It seems Bangladesh was just the start of things for the cyberthieves who managed one of the larger smash and grabs in cybercrime history. According to Financial Times, that criminal group is now targeting other FIs.
SWIFT — the international interbank cooperative system with 11,000 global banks on its clients list — noted on Tuesday (April 26) that all customers using the Alliance Access interface software were required to install a mandatory upgrade after attackers “successfully compromised the banks’ own environments” in order to send fraudulent messages.
FireEye — the cybersecurity outfit investigating the $81 million breach — further reported it has “observed activity in other financial services organizations that is likely by the same threat actor behind the cyberattack on Bangladesh Bank.”
That statement out of FireEye has been taken as tantamount to an announcement of a warning of a criminal “campaign” against banks, particularly in light of the fact that SWIFT has already revealed that the hack was made possible via a piece of malware designed purely for the purpose of masking bad transactions in the interbank network.
The SWIFT global messaging network is used by FIs worldwide to send payment instructions and has become a vital part of the global financial architecture.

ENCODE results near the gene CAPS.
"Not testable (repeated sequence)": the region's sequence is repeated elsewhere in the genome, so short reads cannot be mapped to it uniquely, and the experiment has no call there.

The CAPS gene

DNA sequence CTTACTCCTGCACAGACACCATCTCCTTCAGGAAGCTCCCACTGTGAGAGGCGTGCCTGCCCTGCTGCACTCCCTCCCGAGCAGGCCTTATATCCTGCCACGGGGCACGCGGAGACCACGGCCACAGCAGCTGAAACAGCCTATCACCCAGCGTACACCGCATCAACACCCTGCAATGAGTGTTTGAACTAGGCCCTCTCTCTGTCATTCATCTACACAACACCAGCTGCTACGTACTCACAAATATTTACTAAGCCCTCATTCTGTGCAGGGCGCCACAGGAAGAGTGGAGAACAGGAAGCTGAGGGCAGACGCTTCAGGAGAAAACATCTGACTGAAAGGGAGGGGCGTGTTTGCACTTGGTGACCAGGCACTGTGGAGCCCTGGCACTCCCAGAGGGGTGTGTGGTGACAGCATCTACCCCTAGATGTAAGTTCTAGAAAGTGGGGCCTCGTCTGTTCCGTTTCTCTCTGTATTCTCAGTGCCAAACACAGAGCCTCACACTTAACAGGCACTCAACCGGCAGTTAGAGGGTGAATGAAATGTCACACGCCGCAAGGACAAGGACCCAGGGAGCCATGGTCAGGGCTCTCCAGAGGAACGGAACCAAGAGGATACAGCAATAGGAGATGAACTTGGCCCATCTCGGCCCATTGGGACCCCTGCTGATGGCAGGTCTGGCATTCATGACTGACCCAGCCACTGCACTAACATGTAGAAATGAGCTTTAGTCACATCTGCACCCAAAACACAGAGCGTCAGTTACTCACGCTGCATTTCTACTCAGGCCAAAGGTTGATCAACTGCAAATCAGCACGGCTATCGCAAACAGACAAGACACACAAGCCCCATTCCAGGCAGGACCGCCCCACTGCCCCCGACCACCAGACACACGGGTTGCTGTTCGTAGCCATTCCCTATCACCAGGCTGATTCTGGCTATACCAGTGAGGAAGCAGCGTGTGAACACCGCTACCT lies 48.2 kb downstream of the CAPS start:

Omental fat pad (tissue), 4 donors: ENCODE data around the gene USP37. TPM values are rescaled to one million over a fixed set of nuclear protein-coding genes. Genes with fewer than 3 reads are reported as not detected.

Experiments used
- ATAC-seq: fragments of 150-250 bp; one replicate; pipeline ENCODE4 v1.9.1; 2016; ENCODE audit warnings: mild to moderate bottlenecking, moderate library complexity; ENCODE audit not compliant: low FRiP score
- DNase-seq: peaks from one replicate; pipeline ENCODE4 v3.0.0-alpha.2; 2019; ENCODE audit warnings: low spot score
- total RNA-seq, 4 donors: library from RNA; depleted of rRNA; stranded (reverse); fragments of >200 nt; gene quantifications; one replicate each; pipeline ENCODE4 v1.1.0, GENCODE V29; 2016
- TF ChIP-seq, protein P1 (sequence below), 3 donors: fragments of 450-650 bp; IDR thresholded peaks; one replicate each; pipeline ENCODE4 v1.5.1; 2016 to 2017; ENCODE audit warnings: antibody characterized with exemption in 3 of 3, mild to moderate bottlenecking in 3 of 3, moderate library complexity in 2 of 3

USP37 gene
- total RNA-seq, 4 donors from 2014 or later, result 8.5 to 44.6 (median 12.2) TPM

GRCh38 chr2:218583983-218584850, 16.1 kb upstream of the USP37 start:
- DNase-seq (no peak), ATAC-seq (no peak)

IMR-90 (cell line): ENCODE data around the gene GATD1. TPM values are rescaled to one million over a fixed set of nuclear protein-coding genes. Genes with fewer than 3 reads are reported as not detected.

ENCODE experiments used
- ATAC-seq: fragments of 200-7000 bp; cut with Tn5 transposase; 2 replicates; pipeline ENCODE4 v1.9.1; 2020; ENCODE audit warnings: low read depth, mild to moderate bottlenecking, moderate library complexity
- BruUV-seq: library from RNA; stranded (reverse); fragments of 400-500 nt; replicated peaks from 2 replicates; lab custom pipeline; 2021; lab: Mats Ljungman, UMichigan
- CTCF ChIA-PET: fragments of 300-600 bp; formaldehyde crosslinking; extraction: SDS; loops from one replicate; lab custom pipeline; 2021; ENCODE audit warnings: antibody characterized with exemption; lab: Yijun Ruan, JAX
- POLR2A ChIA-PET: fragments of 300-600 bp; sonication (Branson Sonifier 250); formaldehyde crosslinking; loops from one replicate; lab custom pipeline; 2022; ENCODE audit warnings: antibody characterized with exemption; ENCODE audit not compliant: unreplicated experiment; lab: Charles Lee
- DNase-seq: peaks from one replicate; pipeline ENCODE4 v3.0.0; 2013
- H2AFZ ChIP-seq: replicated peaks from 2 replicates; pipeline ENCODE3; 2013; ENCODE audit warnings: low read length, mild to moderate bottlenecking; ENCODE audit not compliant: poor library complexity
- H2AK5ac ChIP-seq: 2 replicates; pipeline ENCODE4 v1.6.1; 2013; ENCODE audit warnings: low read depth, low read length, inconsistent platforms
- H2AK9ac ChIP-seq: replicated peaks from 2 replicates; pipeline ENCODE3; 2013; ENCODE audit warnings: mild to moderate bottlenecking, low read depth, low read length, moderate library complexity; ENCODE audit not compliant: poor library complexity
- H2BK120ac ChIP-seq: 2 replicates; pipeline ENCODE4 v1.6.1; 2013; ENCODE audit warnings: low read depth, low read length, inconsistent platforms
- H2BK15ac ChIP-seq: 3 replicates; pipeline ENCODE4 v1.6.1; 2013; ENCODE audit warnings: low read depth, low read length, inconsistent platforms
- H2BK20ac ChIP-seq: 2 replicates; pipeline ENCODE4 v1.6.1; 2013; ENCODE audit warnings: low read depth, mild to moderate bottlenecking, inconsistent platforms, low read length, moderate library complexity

“Central banks have been looking at cybercrime — first at their banking sector and more recently with regard to their own websites,” said Nick Carver, publisher of Central Banking Publications. “But real-time gross settlement systems and SWIFT are in a different league. You are not just talking about big money but the money. SWIFT is the nervous system of international payments. So, central banks will be very concerned by these findings.”
SWIFT processes 25 million messages a day, worth billions of dollars. The entity did note that it was aware of the malware created to prevent detection of fraudulent payments on local systems but added that it had “no impact on SWIFT’s network of core messaging services.”
But SWIFT did provide customers with a mandatory software update, accompanied by warnings in a confidential alert of “a number of recent cyberincidents in which malicious insiders or external attackers have managed to submit SWIFT messages from financial institutions’ back offices, PCs or workstations connected to their local interface to the SWIFT network.”
The full account of how the cyberthieves executed the attack on Bangladesh Bank has yet to emerge from police and private investigators.
The Bangledesh hack was aided by bad security in the bank. Police investigations have recently turned up that the central bank did not make use of a firewall and linked computers to the SWIFT system using $10 switches (that were purchased secondhand).
However, some security experts don’t think that actually matters since firewalls aren’t actually designed to stop connections going out but instead to stop connections coming in.
“For advanced attackers, those things are just speed bumps anyway.”